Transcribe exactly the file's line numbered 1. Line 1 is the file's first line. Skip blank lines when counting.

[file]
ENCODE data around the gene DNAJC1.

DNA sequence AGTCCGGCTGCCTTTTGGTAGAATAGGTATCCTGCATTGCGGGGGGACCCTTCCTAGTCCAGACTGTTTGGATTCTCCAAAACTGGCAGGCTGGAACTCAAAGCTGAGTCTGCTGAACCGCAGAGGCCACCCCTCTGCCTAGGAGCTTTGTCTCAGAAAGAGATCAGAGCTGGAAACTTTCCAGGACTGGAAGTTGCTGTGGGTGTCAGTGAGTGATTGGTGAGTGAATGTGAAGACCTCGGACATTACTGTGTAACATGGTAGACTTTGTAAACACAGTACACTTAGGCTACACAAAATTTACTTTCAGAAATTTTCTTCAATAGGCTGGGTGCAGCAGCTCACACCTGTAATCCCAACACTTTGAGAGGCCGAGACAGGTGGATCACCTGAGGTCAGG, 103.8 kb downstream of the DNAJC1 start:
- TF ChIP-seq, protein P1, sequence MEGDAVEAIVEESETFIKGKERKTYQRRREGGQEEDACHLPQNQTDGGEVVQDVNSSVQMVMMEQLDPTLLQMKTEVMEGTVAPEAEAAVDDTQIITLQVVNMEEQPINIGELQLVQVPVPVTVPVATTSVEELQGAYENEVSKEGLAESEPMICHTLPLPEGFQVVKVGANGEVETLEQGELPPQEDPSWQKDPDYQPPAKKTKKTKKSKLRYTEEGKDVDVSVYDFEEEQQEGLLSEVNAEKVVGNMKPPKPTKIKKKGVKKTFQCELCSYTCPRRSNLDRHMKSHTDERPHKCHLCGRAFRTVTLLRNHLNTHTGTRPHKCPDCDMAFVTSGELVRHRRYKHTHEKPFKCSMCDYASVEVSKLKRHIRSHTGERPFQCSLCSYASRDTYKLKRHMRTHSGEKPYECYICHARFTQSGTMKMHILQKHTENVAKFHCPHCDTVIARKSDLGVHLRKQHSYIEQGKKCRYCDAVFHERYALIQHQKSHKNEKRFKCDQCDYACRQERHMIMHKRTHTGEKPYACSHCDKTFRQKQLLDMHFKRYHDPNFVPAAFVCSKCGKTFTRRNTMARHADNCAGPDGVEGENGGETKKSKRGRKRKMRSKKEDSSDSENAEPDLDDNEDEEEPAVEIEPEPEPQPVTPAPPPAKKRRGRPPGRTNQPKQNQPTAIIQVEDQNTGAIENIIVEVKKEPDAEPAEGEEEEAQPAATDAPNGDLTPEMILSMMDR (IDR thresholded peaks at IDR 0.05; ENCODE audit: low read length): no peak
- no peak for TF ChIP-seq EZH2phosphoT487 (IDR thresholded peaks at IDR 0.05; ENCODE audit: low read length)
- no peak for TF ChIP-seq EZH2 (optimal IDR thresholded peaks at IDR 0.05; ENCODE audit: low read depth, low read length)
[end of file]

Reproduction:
ENCODE data around the gene DNAJC1.